The V.I. Supreme Court has ordered an evidentiary hearing to determine whether a Superior Court judge removed a juror improperly after prosecutors suspected that he flashed Masonic hand signals to convicted murderer and ex-cop Joel Dowdye during the trial.
Court records indicate that Dowdye’s chest bore a Masonic tattoo when he was arrested in connection with a Bunker Hill Guest House shooting in which two victims were shot on March 25, 2006.
In March 2007, a St. Thomas jury found Dowdye guilty of murdering his ex-girlfriend, 22-year-old Sherett James, and trying to murder her companion, 32-year-old Daren “Bogle” Stevens, in a downtown hotel room. Dowdye later was sentenced to life in prison without parole, plus 40 years.
Dowdye was charged with six of the eight original felony charges: first-degree murder, using a dangerous weapon during the commission of that crime, attempted first-degree murder, using a dangerous weapon during the commission of that crime, first-degree assault and using a dangerous weapon during the commission of that crime.
During Dowdye’s trial, his ties to the Freemasons arose several times.
William Curtis, chief investigator for the V.I. Justice Department, told The Daily News in March 2007 that two prosecutors asked him to come to court and observe the suspect juror. Curtis said he did not recognize any of the juror’s movements and gestures as having such significance, but prosecutors asked V.I. Superior Court Judge Brenda Hollar to remove the man from the jury.
In 2009, Dowdye’s attorney, Joseph Mingolla, told appellate court justices that his client was denied a fair trial because Hollar asked the jurors if they had any knowledge of the Masons and also had a court marshal display a Masonic symbol before jurors.
Dowdye asserts that the juror’s removal without a proper inquiry by the trial court violated his constitutional right to a trial by an impartial jury, according to the high court’s Sept. 14 opinion.
The Supreme Court upheld the appeal and remanded it to Superior Court, which is directed to determine whether the juror was untruthful during voir dire – a questioning of jurors – by failing to respond to any of the trial court’s questions about Freemasons, according to the high court opinion. The lower court also is to determine whether the juror and the defendant exchanged Masonic gestures or signs during the trial, and if so, whether that justified that juror’s removal.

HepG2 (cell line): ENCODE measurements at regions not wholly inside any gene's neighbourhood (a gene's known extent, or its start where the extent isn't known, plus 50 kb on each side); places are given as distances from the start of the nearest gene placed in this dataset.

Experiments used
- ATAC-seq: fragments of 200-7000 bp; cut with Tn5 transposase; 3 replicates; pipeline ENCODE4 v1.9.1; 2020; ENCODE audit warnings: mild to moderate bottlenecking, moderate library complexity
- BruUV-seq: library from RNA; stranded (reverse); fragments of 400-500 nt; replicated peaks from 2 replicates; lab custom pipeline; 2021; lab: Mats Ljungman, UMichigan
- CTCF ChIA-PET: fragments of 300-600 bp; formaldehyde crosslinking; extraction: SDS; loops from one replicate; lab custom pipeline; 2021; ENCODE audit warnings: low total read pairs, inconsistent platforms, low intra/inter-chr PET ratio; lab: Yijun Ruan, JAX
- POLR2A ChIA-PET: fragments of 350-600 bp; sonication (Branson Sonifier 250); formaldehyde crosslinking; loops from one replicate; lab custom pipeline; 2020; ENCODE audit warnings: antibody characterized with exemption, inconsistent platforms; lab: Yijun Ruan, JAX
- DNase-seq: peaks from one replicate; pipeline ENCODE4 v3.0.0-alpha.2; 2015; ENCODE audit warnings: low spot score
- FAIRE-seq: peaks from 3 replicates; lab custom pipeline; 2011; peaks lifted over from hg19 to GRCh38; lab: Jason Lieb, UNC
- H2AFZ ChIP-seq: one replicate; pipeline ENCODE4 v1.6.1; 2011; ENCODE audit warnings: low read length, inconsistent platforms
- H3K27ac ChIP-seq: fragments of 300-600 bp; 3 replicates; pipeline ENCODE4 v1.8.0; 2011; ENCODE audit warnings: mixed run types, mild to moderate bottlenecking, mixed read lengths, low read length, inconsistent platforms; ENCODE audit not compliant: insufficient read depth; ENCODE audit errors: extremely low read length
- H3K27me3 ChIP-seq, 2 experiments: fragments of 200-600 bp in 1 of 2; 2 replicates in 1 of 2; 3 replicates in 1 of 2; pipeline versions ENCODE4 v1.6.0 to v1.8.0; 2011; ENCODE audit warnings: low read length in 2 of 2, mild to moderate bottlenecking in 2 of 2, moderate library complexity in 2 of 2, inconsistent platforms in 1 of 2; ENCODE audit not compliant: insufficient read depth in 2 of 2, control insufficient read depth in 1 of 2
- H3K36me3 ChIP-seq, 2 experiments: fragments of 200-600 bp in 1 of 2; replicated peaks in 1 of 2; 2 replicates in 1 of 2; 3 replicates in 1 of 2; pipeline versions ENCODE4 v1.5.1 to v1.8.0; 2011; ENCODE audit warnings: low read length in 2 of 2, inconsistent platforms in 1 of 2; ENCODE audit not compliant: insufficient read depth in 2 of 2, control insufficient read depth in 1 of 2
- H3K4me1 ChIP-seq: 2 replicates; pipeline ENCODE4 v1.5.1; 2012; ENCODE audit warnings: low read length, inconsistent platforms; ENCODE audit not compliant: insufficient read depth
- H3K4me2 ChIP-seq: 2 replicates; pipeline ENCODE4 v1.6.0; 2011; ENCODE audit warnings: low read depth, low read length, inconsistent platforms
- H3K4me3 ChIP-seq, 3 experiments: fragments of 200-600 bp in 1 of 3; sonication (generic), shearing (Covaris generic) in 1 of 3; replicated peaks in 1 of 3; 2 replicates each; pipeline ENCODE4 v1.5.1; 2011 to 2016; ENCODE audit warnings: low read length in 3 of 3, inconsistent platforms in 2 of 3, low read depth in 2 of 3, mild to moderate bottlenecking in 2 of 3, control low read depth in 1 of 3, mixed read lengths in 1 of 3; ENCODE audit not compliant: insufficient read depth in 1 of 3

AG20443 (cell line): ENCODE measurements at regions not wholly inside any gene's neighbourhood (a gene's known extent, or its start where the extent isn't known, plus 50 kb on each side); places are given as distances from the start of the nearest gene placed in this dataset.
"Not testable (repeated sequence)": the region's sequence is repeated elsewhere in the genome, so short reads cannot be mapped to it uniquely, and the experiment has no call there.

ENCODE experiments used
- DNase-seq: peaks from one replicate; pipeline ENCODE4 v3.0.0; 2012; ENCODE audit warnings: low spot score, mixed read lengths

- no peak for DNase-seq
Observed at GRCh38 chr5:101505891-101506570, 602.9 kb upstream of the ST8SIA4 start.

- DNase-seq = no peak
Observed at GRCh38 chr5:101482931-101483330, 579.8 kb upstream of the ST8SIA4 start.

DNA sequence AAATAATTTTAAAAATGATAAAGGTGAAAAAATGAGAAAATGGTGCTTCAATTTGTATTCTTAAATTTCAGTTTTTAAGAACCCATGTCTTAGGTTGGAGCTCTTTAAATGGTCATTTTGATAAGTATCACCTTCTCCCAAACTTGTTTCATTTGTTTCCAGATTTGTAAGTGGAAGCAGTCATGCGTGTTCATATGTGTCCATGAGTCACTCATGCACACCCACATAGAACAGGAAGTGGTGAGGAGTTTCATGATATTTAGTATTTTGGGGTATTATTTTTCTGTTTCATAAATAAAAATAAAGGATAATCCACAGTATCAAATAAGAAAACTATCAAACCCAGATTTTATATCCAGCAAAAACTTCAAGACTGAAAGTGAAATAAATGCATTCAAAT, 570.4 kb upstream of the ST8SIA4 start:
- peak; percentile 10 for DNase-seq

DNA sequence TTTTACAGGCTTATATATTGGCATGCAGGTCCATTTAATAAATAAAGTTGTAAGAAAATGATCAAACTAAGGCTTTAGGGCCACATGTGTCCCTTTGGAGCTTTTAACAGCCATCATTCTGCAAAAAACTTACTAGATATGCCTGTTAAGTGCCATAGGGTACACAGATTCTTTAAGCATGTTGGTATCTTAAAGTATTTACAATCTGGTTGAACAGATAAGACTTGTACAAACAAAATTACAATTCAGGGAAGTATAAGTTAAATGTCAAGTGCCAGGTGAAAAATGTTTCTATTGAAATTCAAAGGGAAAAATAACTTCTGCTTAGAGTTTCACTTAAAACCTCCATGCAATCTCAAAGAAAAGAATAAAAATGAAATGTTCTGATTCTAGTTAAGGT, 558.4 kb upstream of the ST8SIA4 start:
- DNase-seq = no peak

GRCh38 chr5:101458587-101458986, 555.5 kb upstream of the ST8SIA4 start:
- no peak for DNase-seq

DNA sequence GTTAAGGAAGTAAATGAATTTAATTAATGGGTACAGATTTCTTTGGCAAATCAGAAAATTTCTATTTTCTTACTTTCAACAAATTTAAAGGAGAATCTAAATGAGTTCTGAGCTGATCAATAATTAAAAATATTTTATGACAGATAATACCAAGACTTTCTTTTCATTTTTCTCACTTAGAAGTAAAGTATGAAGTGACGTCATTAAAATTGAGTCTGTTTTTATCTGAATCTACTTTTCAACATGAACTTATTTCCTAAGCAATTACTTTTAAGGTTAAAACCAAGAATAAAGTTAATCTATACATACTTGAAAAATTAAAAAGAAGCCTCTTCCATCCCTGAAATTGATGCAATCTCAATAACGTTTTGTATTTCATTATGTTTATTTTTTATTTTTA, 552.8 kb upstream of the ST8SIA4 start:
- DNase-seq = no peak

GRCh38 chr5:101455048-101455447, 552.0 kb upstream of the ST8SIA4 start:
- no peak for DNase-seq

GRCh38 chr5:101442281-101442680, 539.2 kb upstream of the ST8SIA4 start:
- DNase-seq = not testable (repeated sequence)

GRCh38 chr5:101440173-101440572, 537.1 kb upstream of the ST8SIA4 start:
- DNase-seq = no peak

Associate Supreme Court Justice Maria Cabret disagreed that the matter deserves an evidentiary hearing, according to the opinion.
“Although I agree with the majority’s conclusion that the trial judge dismissed Juror No. 3 without an adequate factual basis to believe that Juror No. 3 was a Freemason or in communication with Dowdye, I believe, for the following reasons, that this Court should order the parties to provide the full trial transcript and review the case for harmless error rather than remand the case for a Remmer hearing that cannot address the trial court’s violation,” Cabret wrote.
The Federal Rules of Criminal Procedures allows a court to impanel six alternate jurors to replace a disqualified or incapable juror.
Cabret and Associate Supreme Court Justice Ive Swan, along with Designated Justice Thomas Moore, issued the opinion. Chief Justice Rhys Hodge was recused – or excused – from ruling on Dowdye’s request for an appeal.
Cabret stated that Dowdye’s sentencing was conducted by an impartial jury, but she challenged the trial court’s decision to question Juror No. 3 after the trial was under way.
“The question here is whether the Superior Court erred by violating the defendant’s right to be tried by the particular unbiased jury, which was originally sworn in,” Cabret wrote. “There is no question in this case that all 12 of the jurors who eventually decided Dowdye’s case were impartial.
“The trial court’s creation of an adequate factual record at a post hoc proceeding does not erase or mitigate its violation of Dowdye’s right to have no sitting juror dismissed without adequate factual support at the time of the dismissal,” Cabret wrote. “The violation has already occurred, and post hoc proceedings cannot change that.
“The only question remains, and the one I would address, is whether that violation was harmless,” according to Cabret’s dissenting opinion.